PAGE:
The Conjurers #2: Hunt for the Lost is a part of the The Conjurers collection.
Siblings Emma and Alex fall deeper into the magical world of the Conjurian--a place where illusionists called conjurers can perform actual tricks--in book two of this new highly-illustrated fantasy adventure series that's perfect for fans of the Magic Misfits and the Land of Stories.
The hunt is on for the Eye of Dedi--the legendary object that stores magic untold--and siblings Alex and Emma are determined to get it first. The only problem? They're not the only ones looking. Hot on their heels is the evil Shadow Conjurer who will stop at nothing to get his hands on the Eye and finally control all of the Conjurian world. It's up to Alex and Emma to outsmart the Shadow Conjurer and his league of ghastly monsters, or risk losing magic forever.
Fall under the spell of the Conjurers. Masterful storytelling and over 100 captivating black-and-white illustrations fill author-illustrator Brian Anderson's world with charm and intrigue.
An Excerpt fromThe Conjurers #2: Hunt for the Lost
I’m blind, thought Emma, instinctively rubbing her eyes. She opened and closed them.
No difference. This was not good.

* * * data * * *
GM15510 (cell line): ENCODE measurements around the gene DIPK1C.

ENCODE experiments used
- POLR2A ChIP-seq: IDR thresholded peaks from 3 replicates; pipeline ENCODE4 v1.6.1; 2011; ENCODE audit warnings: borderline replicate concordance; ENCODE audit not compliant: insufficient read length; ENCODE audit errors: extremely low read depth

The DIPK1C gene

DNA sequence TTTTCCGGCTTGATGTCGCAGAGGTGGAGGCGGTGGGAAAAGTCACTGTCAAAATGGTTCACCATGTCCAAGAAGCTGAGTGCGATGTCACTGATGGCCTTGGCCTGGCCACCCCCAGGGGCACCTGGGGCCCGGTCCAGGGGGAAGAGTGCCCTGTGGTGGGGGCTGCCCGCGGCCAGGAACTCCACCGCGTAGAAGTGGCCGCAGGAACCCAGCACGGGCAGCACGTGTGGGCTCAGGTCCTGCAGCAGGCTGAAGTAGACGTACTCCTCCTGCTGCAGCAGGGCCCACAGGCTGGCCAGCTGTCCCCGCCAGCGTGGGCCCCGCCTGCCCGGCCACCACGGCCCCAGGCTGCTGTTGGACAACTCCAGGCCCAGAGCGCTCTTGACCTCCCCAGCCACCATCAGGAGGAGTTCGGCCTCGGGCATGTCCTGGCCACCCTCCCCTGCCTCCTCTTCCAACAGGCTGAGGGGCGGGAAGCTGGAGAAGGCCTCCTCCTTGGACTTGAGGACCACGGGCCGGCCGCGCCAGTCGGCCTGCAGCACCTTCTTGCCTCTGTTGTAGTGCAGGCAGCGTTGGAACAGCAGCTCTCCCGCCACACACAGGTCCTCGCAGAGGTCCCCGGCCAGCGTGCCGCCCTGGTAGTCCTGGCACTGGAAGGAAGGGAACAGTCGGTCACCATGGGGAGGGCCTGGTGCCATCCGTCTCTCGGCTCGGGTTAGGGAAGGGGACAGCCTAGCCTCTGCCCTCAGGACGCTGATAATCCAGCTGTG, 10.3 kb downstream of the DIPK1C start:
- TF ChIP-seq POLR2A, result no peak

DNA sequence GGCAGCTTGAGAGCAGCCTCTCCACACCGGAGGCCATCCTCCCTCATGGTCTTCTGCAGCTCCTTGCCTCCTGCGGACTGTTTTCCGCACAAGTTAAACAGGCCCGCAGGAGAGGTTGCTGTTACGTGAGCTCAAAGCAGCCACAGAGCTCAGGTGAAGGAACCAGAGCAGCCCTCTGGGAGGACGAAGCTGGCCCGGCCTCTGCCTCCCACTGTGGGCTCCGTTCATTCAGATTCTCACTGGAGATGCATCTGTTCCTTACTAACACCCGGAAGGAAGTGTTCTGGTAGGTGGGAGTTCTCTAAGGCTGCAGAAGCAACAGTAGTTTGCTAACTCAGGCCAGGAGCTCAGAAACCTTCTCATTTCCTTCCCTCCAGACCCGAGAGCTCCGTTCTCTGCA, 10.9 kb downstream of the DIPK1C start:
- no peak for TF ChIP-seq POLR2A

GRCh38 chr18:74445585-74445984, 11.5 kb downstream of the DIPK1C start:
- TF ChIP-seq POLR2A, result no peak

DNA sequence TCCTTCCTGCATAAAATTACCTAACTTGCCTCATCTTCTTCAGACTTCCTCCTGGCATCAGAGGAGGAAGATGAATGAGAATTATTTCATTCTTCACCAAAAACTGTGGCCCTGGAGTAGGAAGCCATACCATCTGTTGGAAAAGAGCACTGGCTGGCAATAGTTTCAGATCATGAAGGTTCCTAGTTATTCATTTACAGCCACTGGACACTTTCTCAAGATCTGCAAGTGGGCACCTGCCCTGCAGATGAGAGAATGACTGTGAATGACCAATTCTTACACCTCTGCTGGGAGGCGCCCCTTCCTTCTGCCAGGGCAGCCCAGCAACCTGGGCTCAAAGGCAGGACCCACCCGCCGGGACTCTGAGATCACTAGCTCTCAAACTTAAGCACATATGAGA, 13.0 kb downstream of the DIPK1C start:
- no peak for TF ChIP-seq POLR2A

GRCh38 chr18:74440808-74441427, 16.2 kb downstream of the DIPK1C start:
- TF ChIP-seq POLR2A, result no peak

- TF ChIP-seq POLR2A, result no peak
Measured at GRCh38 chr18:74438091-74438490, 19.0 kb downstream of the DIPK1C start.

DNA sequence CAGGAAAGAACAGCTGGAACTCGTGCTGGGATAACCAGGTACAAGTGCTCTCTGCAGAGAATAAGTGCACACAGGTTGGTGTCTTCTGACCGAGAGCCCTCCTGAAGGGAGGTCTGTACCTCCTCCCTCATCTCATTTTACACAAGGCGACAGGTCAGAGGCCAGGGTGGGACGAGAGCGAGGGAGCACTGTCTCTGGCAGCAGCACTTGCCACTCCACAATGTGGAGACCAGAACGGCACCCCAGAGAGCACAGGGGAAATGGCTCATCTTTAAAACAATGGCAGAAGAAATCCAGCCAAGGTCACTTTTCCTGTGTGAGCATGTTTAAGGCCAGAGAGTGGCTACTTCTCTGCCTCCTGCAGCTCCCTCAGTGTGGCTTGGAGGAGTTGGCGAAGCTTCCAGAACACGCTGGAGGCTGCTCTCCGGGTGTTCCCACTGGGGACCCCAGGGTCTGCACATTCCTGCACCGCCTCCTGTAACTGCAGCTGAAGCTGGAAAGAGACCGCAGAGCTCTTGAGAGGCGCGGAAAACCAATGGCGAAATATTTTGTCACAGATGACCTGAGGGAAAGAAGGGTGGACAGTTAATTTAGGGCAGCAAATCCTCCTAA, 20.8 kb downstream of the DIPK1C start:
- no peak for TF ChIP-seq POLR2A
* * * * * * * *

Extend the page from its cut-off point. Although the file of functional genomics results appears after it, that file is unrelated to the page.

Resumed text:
She detected damp earth, tasting it, crunching it between her teeth. Every breath scratched her throat.
She tried calling to the others, but no sound escaped her grime-coated mouth.
I’m buried alive!
Panic crept through her. What had happened? She remembered Clive Grubian picking her up and carrying her under one enormous arm—his brother, Neil, under the other—as the Conjurian Detention Center shook around them. The boy, Savachia, had been behind them, dragging his father. Then Clive had let her fall and collapsed on top of her, a second before a wave of dirt exploded down the corridor, destroying all light and sound.
Clive had saved her. If you counted being buried alive as safe. But she couldn’t see. She couldn’t move.
And what about her brother? What about Alex?
She’d bluffed her way into this prison to find and rescue Alex. But she hadn’t been able to locate him. Had he been locked in one of the cells? Had he been crushed when the earthquake hit?
Did that mean Emma had been left completely alone? No family at all? Something grunted and moved above her, and suddenly Emma could breathe more easily. A hand seized her arm and pulled her up through a few inches of loose dirt, and she was standing in the corridor, coughing and gasping.
“Neil? Clive?” she sputtered.
“I hope they’re crushed under the debris,” muttered an irritated voice—Savachia’s. He coughed. “Some help they turned out to be.”
“Neil!” Emma called again, ignoring the boy.
Sparks flickered before her eyes. Then Neil’s face, round as the moon, appeared in front of her, lit by a flame dancing on the tip of his thumb.